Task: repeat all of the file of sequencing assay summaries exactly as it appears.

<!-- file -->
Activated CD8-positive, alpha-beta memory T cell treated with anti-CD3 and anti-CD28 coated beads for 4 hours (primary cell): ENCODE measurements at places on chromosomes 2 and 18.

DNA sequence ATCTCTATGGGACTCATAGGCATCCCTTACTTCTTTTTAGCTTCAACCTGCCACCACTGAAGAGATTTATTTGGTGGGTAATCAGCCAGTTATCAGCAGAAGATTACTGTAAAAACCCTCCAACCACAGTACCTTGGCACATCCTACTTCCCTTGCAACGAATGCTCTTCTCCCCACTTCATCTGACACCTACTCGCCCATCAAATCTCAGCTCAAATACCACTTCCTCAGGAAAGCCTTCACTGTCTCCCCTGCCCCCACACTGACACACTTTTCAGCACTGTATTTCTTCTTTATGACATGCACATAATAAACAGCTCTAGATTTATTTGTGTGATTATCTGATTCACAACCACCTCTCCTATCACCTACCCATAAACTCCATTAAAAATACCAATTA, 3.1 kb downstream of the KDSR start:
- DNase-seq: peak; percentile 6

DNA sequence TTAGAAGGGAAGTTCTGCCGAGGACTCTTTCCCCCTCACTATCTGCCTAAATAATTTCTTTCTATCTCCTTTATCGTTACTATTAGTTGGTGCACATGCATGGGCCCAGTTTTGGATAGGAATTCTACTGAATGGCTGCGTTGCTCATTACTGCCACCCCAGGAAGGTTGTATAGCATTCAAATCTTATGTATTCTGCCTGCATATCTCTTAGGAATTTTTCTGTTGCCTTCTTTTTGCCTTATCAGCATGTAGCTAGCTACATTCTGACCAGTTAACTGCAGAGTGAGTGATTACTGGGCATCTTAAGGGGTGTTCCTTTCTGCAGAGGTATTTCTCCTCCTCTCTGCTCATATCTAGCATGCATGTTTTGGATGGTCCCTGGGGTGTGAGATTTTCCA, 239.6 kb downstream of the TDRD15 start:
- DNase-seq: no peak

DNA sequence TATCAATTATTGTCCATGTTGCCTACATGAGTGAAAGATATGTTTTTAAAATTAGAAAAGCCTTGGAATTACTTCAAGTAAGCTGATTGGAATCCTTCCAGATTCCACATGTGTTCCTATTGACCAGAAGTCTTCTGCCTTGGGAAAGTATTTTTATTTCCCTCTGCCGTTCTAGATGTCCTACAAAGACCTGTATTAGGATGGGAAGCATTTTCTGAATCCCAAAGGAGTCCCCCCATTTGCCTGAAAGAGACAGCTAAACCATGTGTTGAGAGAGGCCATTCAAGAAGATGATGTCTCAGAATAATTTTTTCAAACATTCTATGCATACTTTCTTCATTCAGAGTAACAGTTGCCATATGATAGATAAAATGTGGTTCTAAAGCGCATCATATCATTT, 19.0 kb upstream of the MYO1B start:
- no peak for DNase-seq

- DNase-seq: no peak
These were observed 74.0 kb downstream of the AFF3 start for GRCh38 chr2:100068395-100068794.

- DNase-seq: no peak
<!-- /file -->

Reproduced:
Activated CD8-positive, alpha-beta memory T cell treated with anti-CD3 and anti-CD28 coated beads for 4 hours (primary cell): ENCODE measurements at places on chromosomes 2 and 18.

DNA sequence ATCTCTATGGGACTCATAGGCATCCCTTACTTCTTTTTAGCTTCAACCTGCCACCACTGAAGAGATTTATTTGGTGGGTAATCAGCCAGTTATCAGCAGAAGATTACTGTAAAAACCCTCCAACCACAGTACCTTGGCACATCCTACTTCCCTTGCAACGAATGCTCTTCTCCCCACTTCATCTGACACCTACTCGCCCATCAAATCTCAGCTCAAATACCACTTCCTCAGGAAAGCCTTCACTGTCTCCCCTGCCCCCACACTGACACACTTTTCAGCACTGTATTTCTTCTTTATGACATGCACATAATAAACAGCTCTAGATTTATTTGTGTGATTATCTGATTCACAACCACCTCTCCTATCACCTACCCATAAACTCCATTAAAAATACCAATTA, 3.1 kb downstream of the KDSR start:
- DNase-seq: peak; percentile 6

DNA sequence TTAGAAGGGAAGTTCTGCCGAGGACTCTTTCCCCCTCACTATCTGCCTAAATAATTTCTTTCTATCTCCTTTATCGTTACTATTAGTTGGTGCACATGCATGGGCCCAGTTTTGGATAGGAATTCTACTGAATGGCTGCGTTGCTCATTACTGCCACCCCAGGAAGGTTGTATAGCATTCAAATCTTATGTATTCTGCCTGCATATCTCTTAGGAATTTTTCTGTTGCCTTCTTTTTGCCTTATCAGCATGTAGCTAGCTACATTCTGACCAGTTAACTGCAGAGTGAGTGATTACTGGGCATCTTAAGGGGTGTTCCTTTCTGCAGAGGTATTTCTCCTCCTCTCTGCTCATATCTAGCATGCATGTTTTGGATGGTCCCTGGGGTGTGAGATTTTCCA, 239.6 kb downstream of the TDRD15 start:
- DNase-seq: no peak

DNA sequence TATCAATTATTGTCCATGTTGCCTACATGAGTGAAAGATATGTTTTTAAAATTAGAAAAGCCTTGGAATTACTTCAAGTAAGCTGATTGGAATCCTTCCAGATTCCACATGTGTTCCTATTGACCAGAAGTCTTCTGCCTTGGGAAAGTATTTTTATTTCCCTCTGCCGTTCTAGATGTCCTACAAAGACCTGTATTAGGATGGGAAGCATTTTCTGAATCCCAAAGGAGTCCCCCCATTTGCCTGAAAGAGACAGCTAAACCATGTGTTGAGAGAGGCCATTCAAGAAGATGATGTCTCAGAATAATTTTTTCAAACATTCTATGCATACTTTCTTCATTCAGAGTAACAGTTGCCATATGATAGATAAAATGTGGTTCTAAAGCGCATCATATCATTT, 19.0 kb upstream of the MYO1B start:
- no peak for DNase-seq

- DNase-seq: no peak
These were observed 74.0 kb downstream of the AFF3 start for GRCh38 chr2:100068395-100068794.

- DNase-seq: no peak